That same challenge is given to us all the time when it comes to reflecting our faith to others.  We are spread out over hundreds of miles each day.  You are at a specific location at all times to be able to make a difference. You are at school, home, downtown, out of your town/community, in a meeting, at work, etc., with an opportunity to make a difference.

Location shouldn't be all that important when it comes to reflecting your faith. Even if you don't like where you are at you should use it to His advantage.  Maybe you don't think about it because life clouds your thinking with other things on your plate, try to change this pattern.  

When you think about "location" don't think about it in terms of "whether or not you like it", but think about it in terms that "I want to be used wherever I'm at".  Believe me, it is very enjoyable to wake up during a moment and realize something is going on around you that you had the opportunity to team up with God to experience.  So, keep in mind your "location, location, location" and allow wherever you're at to glorify God!

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I Don't...Want to Take You For Granted - Proverbs 31:10-15  

Posted by Jarrod Spencer

The hot water came out whenever I turned on the shower this morning.  The garage door went up when I pushed the button.  The car went forward whenever I put the gear shift in "D" and pushed on the accelerator.  My computer was in my office when I arrived.  These are things I didn't lose sleep over last night because I didn't even think about them when I went to bed.  As I rose up this morning, I presumed they would all work.  In a sense, I just take them all for granted till they are no longer working or in existence.

You can probably come up with your short list of things which you take for granted.  Mine is not exhaustive.  It is practically impossible to think about all the different people in my life all the time.  However, I don't believe you must do that in order to not take them for granted.  

Yesterday, we continued on our journey of exploring "I Don't" phrases associated with relationships.  The one we looked at yesterday explored taking people close to us for granted.  Here are some applications to choose from to use this week...
  1. Think about a person that is close to you (spouse, parent, sibling, etc.) and what it would be like if they were no longer in your life.  Then, see if you can think of 10 things to tell them that you like or appreciate about them.
  2. Think about someone who you do not have much contact, generally, with and imagine the same thing and do the same thing - let them know they are appreciated.
  3. Pledge to yourself that you will appreciate the people closest to you more.
  4. Pray for people you don't normally pray for - whether you think they need it or not.
  5. Praise God for the people in your life that He's blessed you with.  Also, don't forget to praise Him for the material things you've been blessed with, understanding they are still "things".
One of the best ways to not take someone for granted is to simply think about them.  Most of the time when we take someone for granted we are simply not thinking about them.  We presume they'll be here later.  We presume we'll have a chance to be around them. These presumptions are fueled by other "items" on our priority list that are taking precedence.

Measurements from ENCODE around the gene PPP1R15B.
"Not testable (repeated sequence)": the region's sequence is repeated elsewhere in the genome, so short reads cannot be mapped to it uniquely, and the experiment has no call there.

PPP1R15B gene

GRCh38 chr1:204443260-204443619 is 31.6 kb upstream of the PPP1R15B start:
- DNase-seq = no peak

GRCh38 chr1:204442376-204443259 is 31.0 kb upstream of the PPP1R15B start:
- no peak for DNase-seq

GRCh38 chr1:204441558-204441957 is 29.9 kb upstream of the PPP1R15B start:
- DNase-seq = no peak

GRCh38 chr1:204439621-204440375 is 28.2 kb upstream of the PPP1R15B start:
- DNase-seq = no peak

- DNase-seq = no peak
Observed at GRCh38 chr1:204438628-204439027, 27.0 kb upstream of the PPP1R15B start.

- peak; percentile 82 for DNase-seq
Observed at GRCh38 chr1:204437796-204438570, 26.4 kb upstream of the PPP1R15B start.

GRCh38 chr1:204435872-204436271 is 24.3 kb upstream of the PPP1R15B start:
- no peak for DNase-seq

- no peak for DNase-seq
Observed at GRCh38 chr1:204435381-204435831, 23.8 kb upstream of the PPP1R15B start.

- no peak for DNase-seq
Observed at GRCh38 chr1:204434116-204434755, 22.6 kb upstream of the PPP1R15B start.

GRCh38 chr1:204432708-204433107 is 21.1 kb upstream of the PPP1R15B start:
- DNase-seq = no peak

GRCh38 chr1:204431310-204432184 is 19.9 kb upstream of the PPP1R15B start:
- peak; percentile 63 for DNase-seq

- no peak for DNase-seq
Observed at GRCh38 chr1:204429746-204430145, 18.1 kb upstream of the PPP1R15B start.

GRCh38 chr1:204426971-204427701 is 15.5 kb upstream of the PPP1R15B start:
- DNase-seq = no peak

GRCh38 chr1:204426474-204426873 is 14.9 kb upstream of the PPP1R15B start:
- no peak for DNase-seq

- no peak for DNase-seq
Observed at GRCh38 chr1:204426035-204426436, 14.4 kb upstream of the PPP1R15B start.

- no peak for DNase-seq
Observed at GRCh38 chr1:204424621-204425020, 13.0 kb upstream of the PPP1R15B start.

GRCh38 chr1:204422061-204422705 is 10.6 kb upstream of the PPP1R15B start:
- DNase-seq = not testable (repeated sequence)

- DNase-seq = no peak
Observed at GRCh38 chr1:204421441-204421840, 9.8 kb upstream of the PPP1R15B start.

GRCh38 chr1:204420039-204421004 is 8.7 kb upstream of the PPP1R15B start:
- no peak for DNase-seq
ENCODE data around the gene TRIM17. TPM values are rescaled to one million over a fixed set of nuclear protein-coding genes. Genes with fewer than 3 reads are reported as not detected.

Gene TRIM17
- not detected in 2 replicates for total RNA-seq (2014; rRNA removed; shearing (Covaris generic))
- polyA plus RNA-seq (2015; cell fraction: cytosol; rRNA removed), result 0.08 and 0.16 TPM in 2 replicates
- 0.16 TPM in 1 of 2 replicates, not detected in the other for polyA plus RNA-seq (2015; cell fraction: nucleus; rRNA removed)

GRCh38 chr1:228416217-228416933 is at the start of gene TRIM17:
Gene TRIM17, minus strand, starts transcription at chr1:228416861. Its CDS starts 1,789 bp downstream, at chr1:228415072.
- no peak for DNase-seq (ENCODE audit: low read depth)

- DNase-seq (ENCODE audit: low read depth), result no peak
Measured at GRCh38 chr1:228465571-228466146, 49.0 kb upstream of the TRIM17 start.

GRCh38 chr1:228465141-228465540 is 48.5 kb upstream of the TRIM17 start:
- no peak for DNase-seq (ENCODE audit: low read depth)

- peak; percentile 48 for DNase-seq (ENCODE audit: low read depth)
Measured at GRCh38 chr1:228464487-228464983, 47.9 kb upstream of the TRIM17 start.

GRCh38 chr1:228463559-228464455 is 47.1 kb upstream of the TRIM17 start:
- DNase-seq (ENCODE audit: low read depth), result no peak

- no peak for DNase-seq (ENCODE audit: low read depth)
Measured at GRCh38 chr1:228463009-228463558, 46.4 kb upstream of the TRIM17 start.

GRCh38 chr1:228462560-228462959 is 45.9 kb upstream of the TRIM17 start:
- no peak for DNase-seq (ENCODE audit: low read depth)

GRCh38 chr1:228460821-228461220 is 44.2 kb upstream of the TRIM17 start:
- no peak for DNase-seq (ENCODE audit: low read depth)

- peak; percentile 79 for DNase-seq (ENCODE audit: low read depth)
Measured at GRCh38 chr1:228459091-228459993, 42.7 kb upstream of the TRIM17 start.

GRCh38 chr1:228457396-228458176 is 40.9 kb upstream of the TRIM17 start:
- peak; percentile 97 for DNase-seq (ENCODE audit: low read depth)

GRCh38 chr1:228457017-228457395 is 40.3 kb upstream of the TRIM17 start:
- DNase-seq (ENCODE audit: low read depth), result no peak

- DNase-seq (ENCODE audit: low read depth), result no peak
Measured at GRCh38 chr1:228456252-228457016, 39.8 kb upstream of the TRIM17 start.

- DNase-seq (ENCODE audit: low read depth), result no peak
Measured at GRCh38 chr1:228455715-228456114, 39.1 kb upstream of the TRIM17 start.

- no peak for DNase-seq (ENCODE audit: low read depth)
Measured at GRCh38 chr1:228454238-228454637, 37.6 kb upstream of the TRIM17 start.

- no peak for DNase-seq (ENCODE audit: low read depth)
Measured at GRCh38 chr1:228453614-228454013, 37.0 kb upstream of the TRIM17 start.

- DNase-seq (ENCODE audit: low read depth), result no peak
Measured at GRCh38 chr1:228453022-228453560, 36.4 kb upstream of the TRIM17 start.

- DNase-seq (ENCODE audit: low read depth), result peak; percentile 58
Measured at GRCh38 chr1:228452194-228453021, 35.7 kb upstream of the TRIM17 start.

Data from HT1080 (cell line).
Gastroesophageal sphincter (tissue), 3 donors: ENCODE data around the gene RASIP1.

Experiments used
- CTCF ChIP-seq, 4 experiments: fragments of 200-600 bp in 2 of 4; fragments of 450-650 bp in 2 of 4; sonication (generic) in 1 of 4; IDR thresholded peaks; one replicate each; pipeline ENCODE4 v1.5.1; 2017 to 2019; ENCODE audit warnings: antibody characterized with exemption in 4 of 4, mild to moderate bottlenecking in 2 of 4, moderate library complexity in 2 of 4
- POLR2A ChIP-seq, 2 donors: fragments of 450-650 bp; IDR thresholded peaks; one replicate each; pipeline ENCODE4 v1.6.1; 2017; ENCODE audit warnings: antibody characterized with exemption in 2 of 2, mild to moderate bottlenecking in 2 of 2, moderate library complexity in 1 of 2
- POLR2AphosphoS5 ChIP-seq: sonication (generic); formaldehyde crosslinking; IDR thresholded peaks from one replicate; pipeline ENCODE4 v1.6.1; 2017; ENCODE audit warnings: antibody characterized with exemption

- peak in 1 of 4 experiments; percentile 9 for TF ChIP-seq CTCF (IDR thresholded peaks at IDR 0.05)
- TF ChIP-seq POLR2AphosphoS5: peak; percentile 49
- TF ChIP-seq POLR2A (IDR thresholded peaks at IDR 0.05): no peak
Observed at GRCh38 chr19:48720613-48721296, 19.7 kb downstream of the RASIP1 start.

Take some time to think about people.  Look around this week, where you're at (school, work, etc.) and SEE different people, maybe for the first time!  Say a prayer of praise that you get to be in their life.


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Teacher's Aid: "I Don't..."  

Posted by Jarrod Spencer in , , , , , ,

This month I am doing a sermon series called "I Don't" couched around the concept of marriage.  Oftentimes, you will hear the phrase “I Do” at a wedding, so we’re used to that, but not “I Don’t”.    Examples are: “I Don’t Want Anyone Else” and “I Don’t Want You to Be Unprotected”.

As I have that on my mind, I thought about taking this into another realm, on of educators.  So, I have come up with a few “I Don’t” phrases for you to consider as you transform young minds…
I Don’t…Know All the Answers     ...Want to Give Up    ...Think You Can’t Do It     ...Want to Prejudge Students
You’ve went to school, you’ve experienced life, and you may have taught for a good while, but should you know all the answers?  Have you ever given an answer that you actually didn’t know?  I have.  However, there have been times that I’ve had to swallow my pride and say “I don’t know”.  You don’t look unknowledgeable, even thought you may feel it.  Rather, you appear real.  No human can know all the answers, even if it is in your field.  Try it sometime, don’t let pride get in the way.

I think all teachers, administrators, and staff have those days where they just want to pull their hair out.  Or those times in your life when you can’t wait for the school year to be over so you can  interview for another job. You are hoping to find a better place.  You rarely will.  You have the        opportunity to transform many lives in the place where you are teaching.  Don’t give up and keep on making a difference to the many kids you see each year!

Sometimes it is easier to give advice than to take it.  You may be compromising your values when you want to throw in the towel, but you try to tell kids not to give up. Each student has their   different needs and you have the opportunity to bring out the best in each child, even when they want to give up on themselves or say “I can’t”.  Maybe they cannot accomplish something right now, but they might be able to build up to accomplishing that feat in the future.  You’re belief in that child can make a world of difference.  The movie “The Ron Clark Story” comes to mind...great show!

I don’t know if it is true or not when I hear it, but I hate hearing students say that a teacher “hates” them.  I know the teacher never said that to them, but it is the student’s belief. It could be for a number of reasons.  Sometimes it may be because a teacher is creating boundaries that the student is crossing and the student doesn’t like the consequences.  However, if one, after looking at a student, decides to dismiss their learning abilities based on how they dress or carry themselves, then that can lead to bigger  problems.  May you see each as individuals, coming from different backgrounds, and different circumstances, even daily and help transform that young mind the best way you know how.

Pledge to say “I Don’t” this month as you continue on in your pursuit to transform young minds.